Mindless Eating
Purchase at amazon.com > Mindless Eating: Why We Eat More Than We Think

The best diet is the one you don’t know you’re on.

—Brian Wansink

In his book Mindless Eating (Bantam Books), food psychologist Brian Wansink wants you to know that when it comes to winning your own Hunger Game—eating when you’re hungry and stopping when you’re full—he has bad news: The odds are never in your favor. But there are ways to beat the system.

Brian Wansink founded the Cornell Food and Brand Lab, where a laboratory experiment can look like—and is—a Superbowl party, or a date, or a G-rated version of the sexy blindfolded eating scene from 9½Weeks. Wansink and his team have worked with overconfident bartenders, traumatized soldiers, and even kids with a passion for broccoli. He emphasizes that eating reveals culture, and underlines, more than once, that he has focused on U.S.-style eating—which, let’s face it, is spreading to more countries and cultures every day, with unhealthy results.

He does all this in the service of the big questions: Why do we eat what we eat? And how can we eat better?

Here’s what Wansink’s research has revealed about the Eater Americanus.

  • We human beings eat with our eyes. We will eat lemon Jell-O turned red from food coloring and swear that we taste a cherry flavor.
  • Words matter, big time: tack on the phrase “home-style” to anything, and it just tastes more delicious. Cue almost any scene from Mad Men where Don Draper is pitching anything.
  • It only takes a couple of healthy items on a restaurant menu to make us believe that all the food is healthy and low calorie. The meatball sub in a Subway restaurant may be called a “health halo,” but it’s still a meatball sub (and the result is far from angelic).

Does this mean that we are doomed to overeat?

Wansick believes—with much evidence to back him up—that just as we can mindlessly overeat, we can mindlessly eat better. According to him, ‘It’s easier to change our environment than to change our mind.’

Wansink doesn’t think so. He believes—with much evidence to back him up—that just as we can mindlessly overeat, we can mindlessly eat better. According to him, “It’s easier to change our environment than to change our mind.”

The trick is to rig our environments so they support healthier eating. He wants us to use our mindlessness for good.

Wansink’s research is told through a series of compelling stories, and the book is scattered with handy tips. But it is far from a book of goofy checklists. His lab’s work with the military produced some startling results—and some heartbreaking insights about battle stress and PTSD.

The research wonk does surface with the title. With all his marketing knowledge, Wansink could have called his book something more alluring: Three Steps to a Tinier Waist or Small Plates, Big Results. But he didn’t. It didn’t hurt the book, though. Mindless Eating has been embraced by Oprah, and its influence is ubiquitous: It can be felt in New York mayor Michael Bloomberg’s unsuccessful big-soda ban and the proliferation of 100-calorie snack packs.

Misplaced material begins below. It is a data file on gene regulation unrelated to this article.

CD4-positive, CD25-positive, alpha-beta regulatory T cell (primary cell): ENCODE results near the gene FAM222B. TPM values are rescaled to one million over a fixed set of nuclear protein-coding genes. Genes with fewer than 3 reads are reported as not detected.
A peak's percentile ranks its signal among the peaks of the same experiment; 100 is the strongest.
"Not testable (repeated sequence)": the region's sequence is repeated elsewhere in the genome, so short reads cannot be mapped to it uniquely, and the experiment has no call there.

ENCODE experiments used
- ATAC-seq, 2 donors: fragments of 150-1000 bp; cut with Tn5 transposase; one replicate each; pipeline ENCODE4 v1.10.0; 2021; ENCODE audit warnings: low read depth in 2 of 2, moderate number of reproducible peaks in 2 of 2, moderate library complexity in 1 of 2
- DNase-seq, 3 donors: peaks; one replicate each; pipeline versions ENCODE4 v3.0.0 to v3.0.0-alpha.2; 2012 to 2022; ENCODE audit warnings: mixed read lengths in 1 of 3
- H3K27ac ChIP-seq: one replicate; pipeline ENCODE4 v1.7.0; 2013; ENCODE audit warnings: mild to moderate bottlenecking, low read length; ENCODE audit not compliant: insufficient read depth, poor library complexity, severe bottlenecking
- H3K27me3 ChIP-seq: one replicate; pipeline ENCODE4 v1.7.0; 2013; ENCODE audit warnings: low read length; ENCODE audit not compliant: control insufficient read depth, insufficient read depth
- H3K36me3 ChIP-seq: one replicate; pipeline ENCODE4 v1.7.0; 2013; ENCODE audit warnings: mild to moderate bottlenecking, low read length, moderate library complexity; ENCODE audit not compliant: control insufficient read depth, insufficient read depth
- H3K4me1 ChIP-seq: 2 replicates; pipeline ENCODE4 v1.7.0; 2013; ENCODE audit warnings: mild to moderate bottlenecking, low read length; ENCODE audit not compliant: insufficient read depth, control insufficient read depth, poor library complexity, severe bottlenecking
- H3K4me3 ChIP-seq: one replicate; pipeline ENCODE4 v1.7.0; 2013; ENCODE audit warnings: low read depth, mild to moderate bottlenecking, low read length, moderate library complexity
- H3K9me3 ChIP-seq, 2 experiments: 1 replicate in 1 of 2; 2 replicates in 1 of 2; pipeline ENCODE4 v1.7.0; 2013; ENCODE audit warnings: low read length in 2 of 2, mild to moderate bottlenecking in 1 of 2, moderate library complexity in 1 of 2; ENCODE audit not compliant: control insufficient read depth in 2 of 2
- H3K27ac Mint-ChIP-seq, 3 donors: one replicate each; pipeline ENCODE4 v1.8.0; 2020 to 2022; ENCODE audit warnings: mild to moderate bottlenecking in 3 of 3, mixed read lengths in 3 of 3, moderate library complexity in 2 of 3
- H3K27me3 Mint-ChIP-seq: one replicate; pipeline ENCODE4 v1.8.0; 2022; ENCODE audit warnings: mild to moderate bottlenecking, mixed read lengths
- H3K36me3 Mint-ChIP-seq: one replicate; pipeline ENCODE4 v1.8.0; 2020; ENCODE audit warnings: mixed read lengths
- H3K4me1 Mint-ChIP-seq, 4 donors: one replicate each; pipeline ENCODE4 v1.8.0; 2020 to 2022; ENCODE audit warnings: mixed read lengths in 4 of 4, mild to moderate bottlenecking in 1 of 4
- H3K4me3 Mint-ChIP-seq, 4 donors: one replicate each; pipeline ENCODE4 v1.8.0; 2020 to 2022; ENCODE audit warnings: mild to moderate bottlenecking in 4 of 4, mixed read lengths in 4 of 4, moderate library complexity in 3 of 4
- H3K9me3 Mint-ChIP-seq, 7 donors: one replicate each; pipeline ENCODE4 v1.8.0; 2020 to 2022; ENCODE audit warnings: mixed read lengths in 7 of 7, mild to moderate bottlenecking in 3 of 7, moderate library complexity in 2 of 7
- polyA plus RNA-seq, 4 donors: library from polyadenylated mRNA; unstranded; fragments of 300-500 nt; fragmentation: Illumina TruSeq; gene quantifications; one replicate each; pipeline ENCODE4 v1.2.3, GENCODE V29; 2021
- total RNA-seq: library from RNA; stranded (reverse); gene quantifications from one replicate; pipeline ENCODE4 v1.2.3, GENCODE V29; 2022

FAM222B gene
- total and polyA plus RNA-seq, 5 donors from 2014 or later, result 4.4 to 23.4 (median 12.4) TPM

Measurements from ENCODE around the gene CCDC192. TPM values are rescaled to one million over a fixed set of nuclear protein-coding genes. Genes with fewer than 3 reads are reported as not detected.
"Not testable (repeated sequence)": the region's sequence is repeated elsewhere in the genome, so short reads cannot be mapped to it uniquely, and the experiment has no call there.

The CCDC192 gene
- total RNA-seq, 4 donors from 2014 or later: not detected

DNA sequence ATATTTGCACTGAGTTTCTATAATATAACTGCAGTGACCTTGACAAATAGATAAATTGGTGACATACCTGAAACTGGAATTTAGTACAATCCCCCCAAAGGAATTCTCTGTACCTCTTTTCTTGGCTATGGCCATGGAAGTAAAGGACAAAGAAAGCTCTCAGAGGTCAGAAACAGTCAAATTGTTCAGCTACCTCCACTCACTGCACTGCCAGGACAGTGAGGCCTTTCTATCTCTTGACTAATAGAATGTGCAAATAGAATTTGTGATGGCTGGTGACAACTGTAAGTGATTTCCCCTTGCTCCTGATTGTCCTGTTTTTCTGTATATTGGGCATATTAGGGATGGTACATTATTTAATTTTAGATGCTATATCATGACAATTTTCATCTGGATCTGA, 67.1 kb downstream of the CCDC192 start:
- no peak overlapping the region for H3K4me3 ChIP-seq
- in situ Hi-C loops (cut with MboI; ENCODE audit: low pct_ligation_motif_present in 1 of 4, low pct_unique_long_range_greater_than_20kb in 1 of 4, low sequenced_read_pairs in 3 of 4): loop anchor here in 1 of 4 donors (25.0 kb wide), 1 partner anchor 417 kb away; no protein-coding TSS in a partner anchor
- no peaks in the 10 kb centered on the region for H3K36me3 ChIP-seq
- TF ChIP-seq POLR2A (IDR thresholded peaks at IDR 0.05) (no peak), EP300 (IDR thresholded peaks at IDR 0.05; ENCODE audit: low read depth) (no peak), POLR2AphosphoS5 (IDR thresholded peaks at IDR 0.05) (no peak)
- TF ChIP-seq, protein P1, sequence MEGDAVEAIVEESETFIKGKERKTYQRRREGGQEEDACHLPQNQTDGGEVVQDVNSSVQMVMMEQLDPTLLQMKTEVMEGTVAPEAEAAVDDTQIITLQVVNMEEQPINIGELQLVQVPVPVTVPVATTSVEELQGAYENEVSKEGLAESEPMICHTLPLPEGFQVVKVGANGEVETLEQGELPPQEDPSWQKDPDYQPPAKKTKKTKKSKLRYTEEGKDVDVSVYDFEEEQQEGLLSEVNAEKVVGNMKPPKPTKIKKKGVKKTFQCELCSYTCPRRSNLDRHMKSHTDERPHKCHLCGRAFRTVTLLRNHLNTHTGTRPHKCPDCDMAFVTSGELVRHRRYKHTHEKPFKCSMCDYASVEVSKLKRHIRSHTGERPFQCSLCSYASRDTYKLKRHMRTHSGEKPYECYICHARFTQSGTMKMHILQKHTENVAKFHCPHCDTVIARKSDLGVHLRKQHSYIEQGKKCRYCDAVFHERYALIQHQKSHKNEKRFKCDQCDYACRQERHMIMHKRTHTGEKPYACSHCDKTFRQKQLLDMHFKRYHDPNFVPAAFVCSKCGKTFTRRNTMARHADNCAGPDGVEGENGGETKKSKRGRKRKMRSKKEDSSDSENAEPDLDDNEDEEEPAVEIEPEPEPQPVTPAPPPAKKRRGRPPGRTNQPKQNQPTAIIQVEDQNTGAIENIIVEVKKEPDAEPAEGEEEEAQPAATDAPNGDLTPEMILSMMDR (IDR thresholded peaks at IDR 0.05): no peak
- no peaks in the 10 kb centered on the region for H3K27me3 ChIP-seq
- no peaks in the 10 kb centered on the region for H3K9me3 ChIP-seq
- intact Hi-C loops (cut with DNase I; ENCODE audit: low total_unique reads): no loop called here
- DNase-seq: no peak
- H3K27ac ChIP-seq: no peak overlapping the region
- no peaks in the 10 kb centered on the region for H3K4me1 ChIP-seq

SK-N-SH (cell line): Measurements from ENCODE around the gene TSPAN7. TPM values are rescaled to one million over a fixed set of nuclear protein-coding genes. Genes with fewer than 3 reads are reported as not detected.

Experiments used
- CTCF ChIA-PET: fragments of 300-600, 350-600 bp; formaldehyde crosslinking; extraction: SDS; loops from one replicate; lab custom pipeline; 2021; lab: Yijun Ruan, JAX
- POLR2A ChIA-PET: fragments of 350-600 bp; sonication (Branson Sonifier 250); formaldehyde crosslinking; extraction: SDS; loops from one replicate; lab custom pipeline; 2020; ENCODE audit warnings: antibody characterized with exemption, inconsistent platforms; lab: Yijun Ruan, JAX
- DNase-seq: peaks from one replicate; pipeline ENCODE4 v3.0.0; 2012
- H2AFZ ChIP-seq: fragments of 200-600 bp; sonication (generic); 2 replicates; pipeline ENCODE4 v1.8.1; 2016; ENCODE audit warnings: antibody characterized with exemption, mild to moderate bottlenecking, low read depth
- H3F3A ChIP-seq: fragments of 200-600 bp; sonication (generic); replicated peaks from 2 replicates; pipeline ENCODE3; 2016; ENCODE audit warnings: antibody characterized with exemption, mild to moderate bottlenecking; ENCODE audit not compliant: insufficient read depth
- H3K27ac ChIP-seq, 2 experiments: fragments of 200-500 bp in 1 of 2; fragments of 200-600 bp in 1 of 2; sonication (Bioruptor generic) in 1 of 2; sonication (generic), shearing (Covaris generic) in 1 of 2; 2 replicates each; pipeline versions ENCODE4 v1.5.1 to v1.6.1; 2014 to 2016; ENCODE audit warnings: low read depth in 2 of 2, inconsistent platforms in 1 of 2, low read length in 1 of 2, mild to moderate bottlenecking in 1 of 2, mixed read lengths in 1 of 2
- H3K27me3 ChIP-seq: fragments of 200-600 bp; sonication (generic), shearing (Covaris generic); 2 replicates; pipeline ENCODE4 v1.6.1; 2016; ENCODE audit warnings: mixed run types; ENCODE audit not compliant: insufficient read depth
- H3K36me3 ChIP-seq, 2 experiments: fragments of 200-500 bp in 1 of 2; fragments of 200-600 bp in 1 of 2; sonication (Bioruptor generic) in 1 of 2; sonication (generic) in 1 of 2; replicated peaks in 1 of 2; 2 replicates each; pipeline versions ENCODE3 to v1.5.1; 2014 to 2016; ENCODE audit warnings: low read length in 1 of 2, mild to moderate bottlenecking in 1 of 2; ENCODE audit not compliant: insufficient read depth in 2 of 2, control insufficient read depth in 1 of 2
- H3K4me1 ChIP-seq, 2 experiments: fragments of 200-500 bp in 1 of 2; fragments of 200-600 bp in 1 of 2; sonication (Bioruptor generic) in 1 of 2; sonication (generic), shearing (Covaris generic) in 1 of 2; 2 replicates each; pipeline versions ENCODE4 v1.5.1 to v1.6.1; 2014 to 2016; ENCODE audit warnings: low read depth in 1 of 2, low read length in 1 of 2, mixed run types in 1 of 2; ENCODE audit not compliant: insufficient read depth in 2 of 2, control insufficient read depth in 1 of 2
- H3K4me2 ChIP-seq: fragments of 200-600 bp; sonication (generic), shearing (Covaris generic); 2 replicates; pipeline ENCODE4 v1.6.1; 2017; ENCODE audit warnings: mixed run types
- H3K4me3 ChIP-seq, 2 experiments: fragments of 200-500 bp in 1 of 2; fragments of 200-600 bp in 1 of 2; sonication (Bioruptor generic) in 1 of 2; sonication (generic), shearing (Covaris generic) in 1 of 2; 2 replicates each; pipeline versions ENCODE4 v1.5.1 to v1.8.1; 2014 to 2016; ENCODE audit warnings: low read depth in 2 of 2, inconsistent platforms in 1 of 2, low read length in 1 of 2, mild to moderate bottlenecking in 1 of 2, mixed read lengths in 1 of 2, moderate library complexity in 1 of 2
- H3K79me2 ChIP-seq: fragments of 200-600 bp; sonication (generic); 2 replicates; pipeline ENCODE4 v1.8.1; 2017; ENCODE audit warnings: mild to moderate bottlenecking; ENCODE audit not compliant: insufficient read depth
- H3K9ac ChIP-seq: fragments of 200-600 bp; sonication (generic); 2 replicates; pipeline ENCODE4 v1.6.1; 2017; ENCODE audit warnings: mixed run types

Wansink’s message: Don’t make your healthy eating steps complex. Keep it to three, and keep them doable.

  1. Want to eat more slowly? Pick up chopsticks. Not only do you tend to eat more slowly; according to research, it appears to be the utensil of choice of non-obese people in a Chinese restaurant.
  2. Want to eat less? Use smaller plates.
  3. Slow down your drinking? Disdain the short stubby glass and ask for the champagne flute.

Mindless EatingMy favorite: Want to get your kid to eat broccoli? Don’t call it broccoli. Call it a dinosaur tree. Better yet, get one of her friends to call it a dinosaur tree. Pre-K peer pressure works.

Wansink’s lab does research for food companies, and some of his anecdotes are doozies: Check out his story about a company that discovers its product is doing poorly because of consumer memories of a campy 70s sci-fi movie starring Charlton Heston. He pooh-poohs the idea that there is some food-industrial cabal scheming to make us addicted to bad foods. Pop-Tarts come in packages of two because of cost, not a conspiracy, he explains—but the explanation comes from the manufacturer. And he goes very easy on big-box stores’ big packaging. Wansink appears cautious to bite the hand that sometimes feeds his research. It doesn’t appear to have affected his results; it may have affected the kind of research he does.

Those caveats stated, it is likely you will look a little harder at how you eat after reading Mindless Eating. I bought a big set of small plates after I read the book, and unearthed my chopsticks.

And I am really, really trying to eat more dinosaur trees.

Read about Martha Garvey.

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